I am the person at the window. I am the one watching. I only watch. I cannot keep them from trouble. I only watch.

The warmth rises. It fills the space. It blocks your nose. It blocks your ears. It disorientates your senses. Where am I? Where is this? What are those flashing lights?

Trouble is, we forget. Who is bad. You see. We forget.

So I have been asleep for a few hours since I started writing to you. It is now almost midnight. I don’t know what I have written before this. (What I write as I am falling asleep is usually nonsense!) I only know what I am writing now.

The room is dark. Except for the light from my phone and the display on the tower fan which says 22°C. The world is still. Right now. I think the window is closed. You are in the bathroom.

I dreamt of the same house twice. First, last night then again tonight. But I can’t remember my dream from tonight, except I was back in that house.

A car drives past breaking the silence.

Now, it is just the ringing in my ears again. The constant high-pitched ringing. Ringing is wrong. It sounds like a continuous flow of sound. Whistling. Yes, whistling is better.

Midnight. 12.00 am. Zero hour.

It is now tomorrow. It is now today.

The sound in my ears is making me feel nauseous.

I am sitting on the edge of the bed in the inky dark. My sinuses are blocked. My face is lit by my phone I can see it out of the corner of my eye reflected in the mirror.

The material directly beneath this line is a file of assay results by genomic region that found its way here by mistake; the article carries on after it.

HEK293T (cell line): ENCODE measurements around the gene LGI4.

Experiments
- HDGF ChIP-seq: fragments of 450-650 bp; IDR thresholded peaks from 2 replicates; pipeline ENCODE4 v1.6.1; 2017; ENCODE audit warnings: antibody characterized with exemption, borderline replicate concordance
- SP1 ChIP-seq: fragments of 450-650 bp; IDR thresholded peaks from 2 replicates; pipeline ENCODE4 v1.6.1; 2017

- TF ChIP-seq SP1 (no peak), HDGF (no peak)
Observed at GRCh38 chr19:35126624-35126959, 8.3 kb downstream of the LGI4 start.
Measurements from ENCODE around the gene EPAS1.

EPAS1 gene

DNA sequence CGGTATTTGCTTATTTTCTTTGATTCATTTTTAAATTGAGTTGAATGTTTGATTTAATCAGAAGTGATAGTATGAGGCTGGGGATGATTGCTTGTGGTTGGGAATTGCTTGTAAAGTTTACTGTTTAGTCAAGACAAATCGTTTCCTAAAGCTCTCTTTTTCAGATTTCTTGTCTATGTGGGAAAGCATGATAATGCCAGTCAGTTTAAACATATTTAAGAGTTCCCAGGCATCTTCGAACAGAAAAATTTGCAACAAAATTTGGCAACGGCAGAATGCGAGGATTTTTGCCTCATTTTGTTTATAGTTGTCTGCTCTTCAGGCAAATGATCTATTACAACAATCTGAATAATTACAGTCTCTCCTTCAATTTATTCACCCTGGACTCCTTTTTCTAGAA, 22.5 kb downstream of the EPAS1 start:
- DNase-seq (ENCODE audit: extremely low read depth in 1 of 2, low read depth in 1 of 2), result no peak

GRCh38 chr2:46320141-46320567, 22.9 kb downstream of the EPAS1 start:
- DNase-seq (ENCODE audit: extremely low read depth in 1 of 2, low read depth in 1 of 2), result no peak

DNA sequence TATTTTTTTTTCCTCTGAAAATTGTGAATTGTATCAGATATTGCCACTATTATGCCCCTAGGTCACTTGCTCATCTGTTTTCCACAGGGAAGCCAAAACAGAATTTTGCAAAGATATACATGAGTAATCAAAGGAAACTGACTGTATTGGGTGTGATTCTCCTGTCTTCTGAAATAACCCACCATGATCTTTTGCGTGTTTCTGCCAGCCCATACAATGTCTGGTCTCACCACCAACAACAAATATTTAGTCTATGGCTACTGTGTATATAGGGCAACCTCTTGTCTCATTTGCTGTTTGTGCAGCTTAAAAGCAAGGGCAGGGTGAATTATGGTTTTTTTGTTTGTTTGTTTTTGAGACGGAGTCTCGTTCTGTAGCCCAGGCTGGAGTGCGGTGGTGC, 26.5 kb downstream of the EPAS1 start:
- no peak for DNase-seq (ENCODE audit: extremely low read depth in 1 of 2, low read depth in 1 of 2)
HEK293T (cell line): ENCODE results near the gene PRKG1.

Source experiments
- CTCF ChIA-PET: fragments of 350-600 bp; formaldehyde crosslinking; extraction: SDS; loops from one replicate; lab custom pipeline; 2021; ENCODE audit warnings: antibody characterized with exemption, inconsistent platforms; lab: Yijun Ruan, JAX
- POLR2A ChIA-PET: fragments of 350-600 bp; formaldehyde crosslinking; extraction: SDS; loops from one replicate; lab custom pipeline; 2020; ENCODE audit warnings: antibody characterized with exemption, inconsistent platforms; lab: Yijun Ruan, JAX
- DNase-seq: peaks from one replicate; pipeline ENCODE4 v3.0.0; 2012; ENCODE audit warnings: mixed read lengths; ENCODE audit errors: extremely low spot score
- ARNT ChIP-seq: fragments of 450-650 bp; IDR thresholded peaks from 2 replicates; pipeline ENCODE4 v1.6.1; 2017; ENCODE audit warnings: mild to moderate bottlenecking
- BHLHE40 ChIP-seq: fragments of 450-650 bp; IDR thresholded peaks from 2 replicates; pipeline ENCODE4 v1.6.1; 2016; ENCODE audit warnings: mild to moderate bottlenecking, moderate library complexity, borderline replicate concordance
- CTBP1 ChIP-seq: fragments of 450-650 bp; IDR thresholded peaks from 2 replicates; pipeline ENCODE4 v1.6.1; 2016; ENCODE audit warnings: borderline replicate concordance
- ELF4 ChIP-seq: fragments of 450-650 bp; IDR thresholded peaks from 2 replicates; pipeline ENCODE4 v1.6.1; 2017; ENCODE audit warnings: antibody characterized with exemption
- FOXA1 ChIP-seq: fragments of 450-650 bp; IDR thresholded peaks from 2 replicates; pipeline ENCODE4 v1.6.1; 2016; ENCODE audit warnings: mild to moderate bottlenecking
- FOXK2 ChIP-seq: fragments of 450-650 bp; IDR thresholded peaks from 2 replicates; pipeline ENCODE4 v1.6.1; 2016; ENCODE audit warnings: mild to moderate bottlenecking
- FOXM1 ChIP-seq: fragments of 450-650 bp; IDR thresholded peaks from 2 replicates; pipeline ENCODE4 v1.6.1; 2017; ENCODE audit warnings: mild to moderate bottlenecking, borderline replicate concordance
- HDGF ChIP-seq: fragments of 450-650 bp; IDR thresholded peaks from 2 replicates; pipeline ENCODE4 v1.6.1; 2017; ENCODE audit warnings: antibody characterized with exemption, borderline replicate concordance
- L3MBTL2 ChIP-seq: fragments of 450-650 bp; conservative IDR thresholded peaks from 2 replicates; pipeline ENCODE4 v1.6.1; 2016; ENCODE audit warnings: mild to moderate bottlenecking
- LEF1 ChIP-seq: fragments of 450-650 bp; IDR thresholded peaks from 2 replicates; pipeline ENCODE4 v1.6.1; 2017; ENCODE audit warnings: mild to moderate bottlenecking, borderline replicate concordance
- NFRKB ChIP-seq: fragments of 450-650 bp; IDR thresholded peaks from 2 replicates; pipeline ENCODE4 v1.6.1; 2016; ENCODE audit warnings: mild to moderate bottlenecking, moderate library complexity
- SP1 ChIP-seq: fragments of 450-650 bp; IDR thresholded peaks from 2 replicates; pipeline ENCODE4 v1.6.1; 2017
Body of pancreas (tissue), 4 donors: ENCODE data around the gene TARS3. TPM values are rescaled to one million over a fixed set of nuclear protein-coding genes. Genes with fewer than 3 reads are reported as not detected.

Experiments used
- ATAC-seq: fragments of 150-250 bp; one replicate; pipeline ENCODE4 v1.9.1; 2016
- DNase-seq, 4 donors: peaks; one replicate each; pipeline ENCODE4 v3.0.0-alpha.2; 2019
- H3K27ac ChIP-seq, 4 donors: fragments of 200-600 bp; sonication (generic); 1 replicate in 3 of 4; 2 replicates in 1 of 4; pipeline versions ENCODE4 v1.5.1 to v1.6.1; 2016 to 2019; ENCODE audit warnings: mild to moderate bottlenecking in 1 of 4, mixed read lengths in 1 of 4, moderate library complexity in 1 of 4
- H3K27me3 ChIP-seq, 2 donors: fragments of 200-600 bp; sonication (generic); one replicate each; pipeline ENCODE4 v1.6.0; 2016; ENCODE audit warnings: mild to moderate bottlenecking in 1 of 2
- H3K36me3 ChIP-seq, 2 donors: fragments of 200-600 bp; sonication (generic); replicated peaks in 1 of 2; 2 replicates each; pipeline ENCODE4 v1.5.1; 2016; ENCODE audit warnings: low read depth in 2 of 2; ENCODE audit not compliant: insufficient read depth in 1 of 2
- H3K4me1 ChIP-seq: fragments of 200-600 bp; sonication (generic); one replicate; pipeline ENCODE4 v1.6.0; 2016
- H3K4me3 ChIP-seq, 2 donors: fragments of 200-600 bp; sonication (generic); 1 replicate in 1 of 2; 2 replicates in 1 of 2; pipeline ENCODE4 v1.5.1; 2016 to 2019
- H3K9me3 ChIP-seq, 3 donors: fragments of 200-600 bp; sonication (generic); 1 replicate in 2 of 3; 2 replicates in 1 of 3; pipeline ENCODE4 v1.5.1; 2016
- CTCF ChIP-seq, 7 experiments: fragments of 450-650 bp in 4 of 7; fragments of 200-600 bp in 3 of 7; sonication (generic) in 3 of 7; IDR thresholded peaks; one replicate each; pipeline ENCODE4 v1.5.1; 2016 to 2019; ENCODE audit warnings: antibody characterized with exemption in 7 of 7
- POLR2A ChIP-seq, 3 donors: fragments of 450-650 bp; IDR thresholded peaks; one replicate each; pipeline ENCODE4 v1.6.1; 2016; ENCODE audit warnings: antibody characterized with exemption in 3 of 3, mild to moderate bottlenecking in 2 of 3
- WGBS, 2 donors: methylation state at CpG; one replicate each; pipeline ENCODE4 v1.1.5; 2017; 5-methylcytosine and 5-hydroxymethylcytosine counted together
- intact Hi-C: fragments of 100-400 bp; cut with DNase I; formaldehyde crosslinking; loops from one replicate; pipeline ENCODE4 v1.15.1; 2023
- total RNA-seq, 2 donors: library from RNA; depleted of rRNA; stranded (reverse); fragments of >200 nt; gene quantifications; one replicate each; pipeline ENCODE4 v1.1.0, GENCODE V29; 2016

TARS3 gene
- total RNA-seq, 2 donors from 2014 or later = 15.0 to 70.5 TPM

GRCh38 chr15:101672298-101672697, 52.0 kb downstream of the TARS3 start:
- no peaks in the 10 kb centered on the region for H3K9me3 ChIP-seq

I am sitting in the living room now. You have headphones over your ears and you are playing a game. The hum in the living room competes with the whistling in my ears.

It’s now after two. You are brushing your teeth and I am lying on top of the candlewick bedspread with the red cat. The light is on. It is very late. No sounds outside just the constant whistling in my ears.

2.30 am. Upstairs with a glass of Laphroaig. I have to go to the doctor’s surgery first thing tomorrow to pick up the letter from my GP. I am going to be very tired.

In bed. 4.10 am. Not tired. Headache. Escitalopram yawns. It is very quiet and still. Very pleasant. Just your breathing and the whistling. There is cool air coming in through the window. I can feel it on the back of my neck. I keep clenching my jaw, another escitalopram side-effect. Why am I suddenly getting side-effects after a year?

The brown cat is somewhere in the room I can hear her bell. A car passes heading towards town. The world will be waking up soon but I don’t want to think that. Because I want to sleep.

I am clenching my jaw again. It is making my headache worse. I hope it’s sunny in the morning when I walk over to the doctors. Nice dry heat and the sun on my face.

I ought to try and fall asleep. Maybe I’ll read for a while. My moon is upstairs, charging. I put the potatoes away in the fridge if you are looking for them.

Cath can’t sleep. She is sitting at the kitchen table with a cup of milky tea. Outside the window, she can hear the papers being delivered to the local shop. She swallows the last of her tea. The papers have been the delivered and the van has driven away. The world is still again. She goes to the bathroom, urinates, washes her hands and swallows an Ambien with a handful of water from the tap. She goes back to the kitchen eats a biscuit from the tin. Turns out the lights and goes to bed.